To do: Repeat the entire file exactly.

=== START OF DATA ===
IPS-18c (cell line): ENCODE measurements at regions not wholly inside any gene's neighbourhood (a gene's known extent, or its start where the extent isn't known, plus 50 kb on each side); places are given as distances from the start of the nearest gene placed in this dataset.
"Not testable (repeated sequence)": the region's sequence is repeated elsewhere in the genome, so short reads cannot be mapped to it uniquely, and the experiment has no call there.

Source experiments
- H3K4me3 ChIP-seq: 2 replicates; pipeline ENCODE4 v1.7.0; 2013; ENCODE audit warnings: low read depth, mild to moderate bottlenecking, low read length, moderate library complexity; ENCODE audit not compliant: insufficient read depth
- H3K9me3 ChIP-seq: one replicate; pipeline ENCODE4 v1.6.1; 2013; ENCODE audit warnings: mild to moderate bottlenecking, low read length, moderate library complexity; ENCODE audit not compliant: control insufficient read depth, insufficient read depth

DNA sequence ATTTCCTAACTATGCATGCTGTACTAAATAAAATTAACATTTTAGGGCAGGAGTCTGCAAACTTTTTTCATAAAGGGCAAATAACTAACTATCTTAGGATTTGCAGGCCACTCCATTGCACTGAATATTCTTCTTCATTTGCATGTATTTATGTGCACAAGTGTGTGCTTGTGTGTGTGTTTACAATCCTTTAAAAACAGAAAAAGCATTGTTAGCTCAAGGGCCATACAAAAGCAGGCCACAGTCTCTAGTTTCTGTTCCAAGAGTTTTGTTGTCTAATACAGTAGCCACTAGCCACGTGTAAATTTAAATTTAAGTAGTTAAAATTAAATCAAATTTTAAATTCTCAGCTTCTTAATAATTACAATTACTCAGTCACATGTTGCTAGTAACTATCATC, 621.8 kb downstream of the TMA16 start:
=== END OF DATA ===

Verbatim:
IPS-18c (cell line): ENCODE measurements at regions not wholly inside any gene's neighbourhood (a gene's known extent, or its start where the extent isn't known, plus 50 kb on each side); places are given as distances from the start of the nearest gene placed in this dataset.
"Not testable (repeated sequence)": the region's sequence is repeated elsewhere in the genome, so short reads cannot be mapped to it uniquely, and the experiment has no call there.

Source experiments
- H3K4me3 ChIP-seq: 2 replicates; pipeline ENCODE4 v1.7.0; 2013; ENCODE audit warnings: low read depth, mild to moderate bottlenecking, low read length, moderate library complexity; ENCODE audit not compliant: insufficient read depth
- H3K9me3 ChIP-seq: one replicate; pipeline ENCODE4 v1.6.1; 2013; ENCODE audit warnings: mild to moderate bottlenecking, low read length, moderate library complexity; ENCODE audit not compliant: control insufficient read depth, insufficient read depth

DNA sequence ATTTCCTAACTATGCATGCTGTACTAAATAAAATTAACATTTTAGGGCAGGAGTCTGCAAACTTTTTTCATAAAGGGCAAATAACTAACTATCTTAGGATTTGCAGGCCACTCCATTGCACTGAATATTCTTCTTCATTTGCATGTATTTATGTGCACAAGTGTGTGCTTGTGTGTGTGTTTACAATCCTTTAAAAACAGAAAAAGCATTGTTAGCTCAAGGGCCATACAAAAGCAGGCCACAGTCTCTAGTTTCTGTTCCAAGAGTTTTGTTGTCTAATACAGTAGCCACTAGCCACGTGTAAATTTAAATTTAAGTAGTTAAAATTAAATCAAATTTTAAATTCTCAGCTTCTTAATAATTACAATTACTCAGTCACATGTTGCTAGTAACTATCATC, 621.8 kb downstream of the TMA16 start: